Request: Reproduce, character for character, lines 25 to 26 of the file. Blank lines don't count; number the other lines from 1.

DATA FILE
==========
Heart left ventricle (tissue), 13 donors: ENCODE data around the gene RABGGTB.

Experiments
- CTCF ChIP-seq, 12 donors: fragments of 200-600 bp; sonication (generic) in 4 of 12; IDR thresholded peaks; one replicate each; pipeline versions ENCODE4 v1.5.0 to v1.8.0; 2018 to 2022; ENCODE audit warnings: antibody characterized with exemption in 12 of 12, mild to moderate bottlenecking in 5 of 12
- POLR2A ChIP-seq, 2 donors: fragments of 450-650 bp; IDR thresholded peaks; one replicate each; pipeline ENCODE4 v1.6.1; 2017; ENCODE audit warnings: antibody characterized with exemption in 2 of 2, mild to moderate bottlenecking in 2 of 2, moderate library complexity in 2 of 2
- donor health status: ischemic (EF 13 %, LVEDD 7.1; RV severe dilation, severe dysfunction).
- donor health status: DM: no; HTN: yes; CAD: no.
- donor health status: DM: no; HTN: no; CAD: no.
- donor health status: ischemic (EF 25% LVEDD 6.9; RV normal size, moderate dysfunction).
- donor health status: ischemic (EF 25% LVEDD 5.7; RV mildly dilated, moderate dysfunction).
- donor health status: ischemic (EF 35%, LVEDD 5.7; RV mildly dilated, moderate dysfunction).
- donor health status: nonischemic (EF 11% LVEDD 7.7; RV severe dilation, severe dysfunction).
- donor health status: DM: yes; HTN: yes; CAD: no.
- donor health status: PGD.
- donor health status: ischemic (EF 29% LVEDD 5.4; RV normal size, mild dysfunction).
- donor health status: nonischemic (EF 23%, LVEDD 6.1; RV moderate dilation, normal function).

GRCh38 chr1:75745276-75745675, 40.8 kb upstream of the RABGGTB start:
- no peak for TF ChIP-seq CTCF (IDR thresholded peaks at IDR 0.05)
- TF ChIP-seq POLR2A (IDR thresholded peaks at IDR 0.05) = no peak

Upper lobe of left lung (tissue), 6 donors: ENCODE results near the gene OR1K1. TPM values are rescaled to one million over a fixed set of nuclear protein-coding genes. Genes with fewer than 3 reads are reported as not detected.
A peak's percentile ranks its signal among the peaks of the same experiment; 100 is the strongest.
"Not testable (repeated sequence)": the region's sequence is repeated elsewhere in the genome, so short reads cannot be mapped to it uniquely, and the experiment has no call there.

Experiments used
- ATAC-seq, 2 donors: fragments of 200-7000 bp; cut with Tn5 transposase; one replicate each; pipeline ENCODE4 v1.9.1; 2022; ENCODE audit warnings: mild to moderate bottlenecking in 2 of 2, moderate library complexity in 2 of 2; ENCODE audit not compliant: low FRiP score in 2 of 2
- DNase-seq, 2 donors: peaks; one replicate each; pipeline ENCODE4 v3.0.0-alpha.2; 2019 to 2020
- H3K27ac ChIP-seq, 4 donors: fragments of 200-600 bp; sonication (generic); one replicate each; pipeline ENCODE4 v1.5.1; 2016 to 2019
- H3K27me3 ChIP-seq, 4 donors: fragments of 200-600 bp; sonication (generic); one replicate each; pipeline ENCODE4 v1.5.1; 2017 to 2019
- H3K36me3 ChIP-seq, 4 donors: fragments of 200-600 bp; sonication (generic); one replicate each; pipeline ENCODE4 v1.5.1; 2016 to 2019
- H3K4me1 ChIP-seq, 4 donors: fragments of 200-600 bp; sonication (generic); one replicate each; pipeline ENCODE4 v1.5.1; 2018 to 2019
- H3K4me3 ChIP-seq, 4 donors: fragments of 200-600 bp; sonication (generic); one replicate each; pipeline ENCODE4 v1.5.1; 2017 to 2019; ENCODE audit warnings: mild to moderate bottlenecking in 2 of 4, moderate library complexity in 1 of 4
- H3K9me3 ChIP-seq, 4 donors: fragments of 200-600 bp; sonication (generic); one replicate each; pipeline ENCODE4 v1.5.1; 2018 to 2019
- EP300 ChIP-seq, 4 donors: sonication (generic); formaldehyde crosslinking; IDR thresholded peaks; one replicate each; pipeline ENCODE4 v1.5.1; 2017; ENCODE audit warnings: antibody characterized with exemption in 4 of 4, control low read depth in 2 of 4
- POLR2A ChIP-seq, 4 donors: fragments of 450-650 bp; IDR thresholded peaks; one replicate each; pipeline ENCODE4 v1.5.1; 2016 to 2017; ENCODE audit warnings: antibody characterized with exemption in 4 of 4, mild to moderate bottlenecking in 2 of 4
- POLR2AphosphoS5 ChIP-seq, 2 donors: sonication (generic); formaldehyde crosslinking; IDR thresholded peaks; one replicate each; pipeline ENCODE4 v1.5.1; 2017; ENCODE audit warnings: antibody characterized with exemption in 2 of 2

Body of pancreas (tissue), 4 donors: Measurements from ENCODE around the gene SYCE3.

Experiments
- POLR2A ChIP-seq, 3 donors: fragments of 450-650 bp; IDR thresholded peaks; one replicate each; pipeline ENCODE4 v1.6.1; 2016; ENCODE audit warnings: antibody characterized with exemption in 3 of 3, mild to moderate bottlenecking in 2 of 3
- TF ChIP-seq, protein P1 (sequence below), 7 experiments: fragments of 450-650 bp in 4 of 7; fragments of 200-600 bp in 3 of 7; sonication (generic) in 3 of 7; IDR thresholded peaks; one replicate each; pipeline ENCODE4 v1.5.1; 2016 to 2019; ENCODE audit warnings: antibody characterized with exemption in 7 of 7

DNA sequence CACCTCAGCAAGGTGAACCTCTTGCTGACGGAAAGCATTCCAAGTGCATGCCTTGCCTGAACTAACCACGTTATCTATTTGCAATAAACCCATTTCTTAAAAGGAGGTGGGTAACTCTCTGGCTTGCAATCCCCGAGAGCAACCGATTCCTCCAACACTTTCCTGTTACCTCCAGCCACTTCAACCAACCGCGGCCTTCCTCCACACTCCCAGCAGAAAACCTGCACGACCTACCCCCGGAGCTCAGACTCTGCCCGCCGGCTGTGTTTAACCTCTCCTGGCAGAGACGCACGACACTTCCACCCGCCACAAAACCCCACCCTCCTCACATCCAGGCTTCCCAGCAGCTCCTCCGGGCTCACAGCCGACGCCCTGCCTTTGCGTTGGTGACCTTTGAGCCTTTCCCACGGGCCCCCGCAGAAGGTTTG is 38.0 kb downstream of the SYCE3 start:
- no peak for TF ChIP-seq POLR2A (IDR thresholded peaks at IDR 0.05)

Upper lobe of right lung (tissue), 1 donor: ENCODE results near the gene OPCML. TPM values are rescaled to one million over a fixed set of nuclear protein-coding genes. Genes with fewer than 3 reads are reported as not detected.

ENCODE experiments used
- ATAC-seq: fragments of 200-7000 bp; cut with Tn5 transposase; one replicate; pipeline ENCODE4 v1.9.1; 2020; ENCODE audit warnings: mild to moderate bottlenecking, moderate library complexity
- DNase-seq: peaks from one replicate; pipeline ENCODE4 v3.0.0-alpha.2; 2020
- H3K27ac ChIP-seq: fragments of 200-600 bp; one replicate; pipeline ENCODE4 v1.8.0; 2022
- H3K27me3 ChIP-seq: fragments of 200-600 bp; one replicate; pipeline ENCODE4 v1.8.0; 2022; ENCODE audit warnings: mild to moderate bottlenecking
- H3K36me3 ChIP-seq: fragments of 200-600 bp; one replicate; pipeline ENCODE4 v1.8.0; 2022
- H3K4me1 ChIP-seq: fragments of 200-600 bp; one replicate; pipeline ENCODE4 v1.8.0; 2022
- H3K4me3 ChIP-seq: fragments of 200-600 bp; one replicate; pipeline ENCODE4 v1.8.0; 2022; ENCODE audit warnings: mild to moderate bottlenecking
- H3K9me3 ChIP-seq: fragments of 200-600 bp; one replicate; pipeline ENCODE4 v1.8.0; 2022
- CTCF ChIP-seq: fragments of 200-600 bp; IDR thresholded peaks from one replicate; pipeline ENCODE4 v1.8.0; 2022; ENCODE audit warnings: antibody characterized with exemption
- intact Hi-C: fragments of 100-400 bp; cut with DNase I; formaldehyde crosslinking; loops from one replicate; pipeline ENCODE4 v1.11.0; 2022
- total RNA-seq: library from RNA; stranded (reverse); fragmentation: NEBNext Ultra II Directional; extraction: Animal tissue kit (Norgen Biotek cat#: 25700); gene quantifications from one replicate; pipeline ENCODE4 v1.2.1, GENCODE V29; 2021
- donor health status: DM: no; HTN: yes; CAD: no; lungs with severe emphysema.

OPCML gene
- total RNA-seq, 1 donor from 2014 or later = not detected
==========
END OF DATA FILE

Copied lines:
- H3K27ac ChIP-seq, 4 donors: fragments of 200-600 bp; sonication (generic); one replicate each; pipeline ENCODE4 v1.5.1; 2016 to 2019
- H3K27me3 ChIP-seq, 4 donors: fragments of 200-600 bp; sonication (generic); one replicate each; pipeline ENCODE4 v1.5.1; 2017 to 2019